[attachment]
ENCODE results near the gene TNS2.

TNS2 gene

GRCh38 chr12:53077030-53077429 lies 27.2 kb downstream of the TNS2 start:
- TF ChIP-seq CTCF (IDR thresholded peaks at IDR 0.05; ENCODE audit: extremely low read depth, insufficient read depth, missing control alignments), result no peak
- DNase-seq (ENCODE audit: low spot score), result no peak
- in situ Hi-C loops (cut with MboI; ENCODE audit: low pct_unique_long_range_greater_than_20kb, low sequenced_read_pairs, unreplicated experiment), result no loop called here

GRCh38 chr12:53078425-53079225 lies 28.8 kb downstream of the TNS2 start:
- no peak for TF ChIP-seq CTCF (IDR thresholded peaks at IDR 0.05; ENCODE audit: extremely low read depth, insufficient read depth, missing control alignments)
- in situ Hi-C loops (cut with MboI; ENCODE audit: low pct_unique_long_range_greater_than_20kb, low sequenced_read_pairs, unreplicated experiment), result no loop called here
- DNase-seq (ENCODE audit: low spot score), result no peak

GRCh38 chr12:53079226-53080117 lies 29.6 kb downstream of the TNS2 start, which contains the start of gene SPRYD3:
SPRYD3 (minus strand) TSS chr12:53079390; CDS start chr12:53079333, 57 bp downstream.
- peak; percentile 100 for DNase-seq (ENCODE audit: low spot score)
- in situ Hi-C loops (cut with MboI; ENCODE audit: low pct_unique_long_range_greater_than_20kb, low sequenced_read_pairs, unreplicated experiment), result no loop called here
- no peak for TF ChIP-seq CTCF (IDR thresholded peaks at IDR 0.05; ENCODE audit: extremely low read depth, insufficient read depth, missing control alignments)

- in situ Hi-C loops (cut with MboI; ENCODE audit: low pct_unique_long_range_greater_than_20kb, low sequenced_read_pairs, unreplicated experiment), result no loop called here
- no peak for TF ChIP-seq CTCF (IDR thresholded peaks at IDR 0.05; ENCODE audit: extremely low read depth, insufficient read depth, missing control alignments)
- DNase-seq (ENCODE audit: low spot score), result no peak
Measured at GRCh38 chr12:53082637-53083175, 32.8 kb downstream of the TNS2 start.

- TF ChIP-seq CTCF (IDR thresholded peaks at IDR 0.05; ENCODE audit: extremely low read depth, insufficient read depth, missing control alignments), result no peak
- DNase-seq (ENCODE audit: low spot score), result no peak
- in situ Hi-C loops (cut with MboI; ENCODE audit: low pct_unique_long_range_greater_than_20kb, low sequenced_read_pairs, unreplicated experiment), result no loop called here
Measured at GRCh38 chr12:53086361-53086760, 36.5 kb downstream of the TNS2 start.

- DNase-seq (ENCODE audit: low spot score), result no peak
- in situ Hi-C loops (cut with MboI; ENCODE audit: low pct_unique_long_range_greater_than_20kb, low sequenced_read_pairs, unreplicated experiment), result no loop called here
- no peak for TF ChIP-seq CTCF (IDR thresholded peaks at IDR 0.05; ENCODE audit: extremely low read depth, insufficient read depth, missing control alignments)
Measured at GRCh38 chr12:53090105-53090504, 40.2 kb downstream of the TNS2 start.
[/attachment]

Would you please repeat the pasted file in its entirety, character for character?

ENCODE results near the gene TNS2.

TNS2 gene

GRCh38 chr12:53077030-53077429 lies 27.2 kb downstream of the TNS2 start:
- TF ChIP-seq CTCF (IDR thresholded peaks at IDR 0.05; ENCODE audit: extremely low read depth, insufficient read depth, missing control alignments), result no peak
- DNase-seq (ENCODE audit: low spot score), result no peak
- in situ Hi-C loops (cut with MboI; ENCODE audit: low pct_unique_long_range_greater_than_20kb, low sequenced_read_pairs, unreplicated experiment), result no loop called here

GRCh38 chr12:53078425-53079225 lies 28.8 kb downstream of the TNS2 start:
- no peak for TF ChIP-seq CTCF (IDR thresholded peaks at IDR 0.05; ENCODE audit: extremely low read depth, insufficient read depth, missing control alignments)
- in situ Hi-C loops (cut with MboI; ENCODE audit: low pct_unique_long_range_greater_than_20kb, low sequenced_read_pairs, unreplicated experiment), result no loop called here
- DNase-seq (ENCODE audit: low spot score), result no peak

GRCh38 chr12:53079226-53080117 lies 29.6 kb downstream of the TNS2 start, which contains the start of gene SPRYD3:
SPRYD3 (minus strand) TSS chr12:53079390; CDS start chr12:53079333, 57 bp downstream.
- peak; percentile 100 for DNase-seq (ENCODE audit: low spot score)
- in situ Hi-C loops (cut with MboI; ENCODE audit: low pct_unique_long_range_greater_than_20kb, low sequenced_read_pairs, unreplicated experiment), result no loop called here
- no peak for TF ChIP-seq CTCF (IDR thresholded peaks at IDR 0.05; ENCODE audit: extremely low read depth, insufficient read depth, missing control alignments)

- in situ Hi-C loops (cut with MboI; ENCODE audit: low pct_unique_long_range_greater_than_20kb, low sequenced_read_pairs, unreplicated experiment), result no loop called here
- no peak for TF ChIP-seq CTCF (IDR thresholded peaks at IDR 0.05; ENCODE audit: extremely low read depth, insufficient read depth, missing control alignments)
- DNase-seq (ENCODE audit: low spot score), result no peak
Measured at GRCh38 chr12:53082637-53083175, 32.8 kb downstream of the TNS2 start.

- TF ChIP-seq CTCF (IDR thresholded peaks at IDR 0.05; ENCODE audit: extremely low read depth, insufficient read depth, missing control alignments), result no peak
- DNase-seq (ENCODE audit: low spot score), result no peak
- in situ Hi-C loops (cut with MboI; ENCODE audit: low pct_unique_long_range_greater_than_20kb, low sequenced_read_pairs, unreplicated experiment), result no loop called here
Measured at GRCh38 chr12:53086361-53086760, 36.5 kb downstream of the TNS2 start.

- DNase-seq (ENCODE audit: low spot score), result no peak
- in situ Hi-C loops (cut with MboI; ENCODE audit: low pct_unique_long_range_greater_than_20kb, low sequenced_read_pairs, unreplicated experiment), result no loop called here
- no peak for TF ChIP-seq CTCF (IDR thresholded peaks at IDR 0.05; ENCODE audit: extremely low read depth, insufficient read depth, missing control alignments)
Measured at GRCh38 chr12:53090105-53090504, 40.2 kb downstream of the TNS2 start.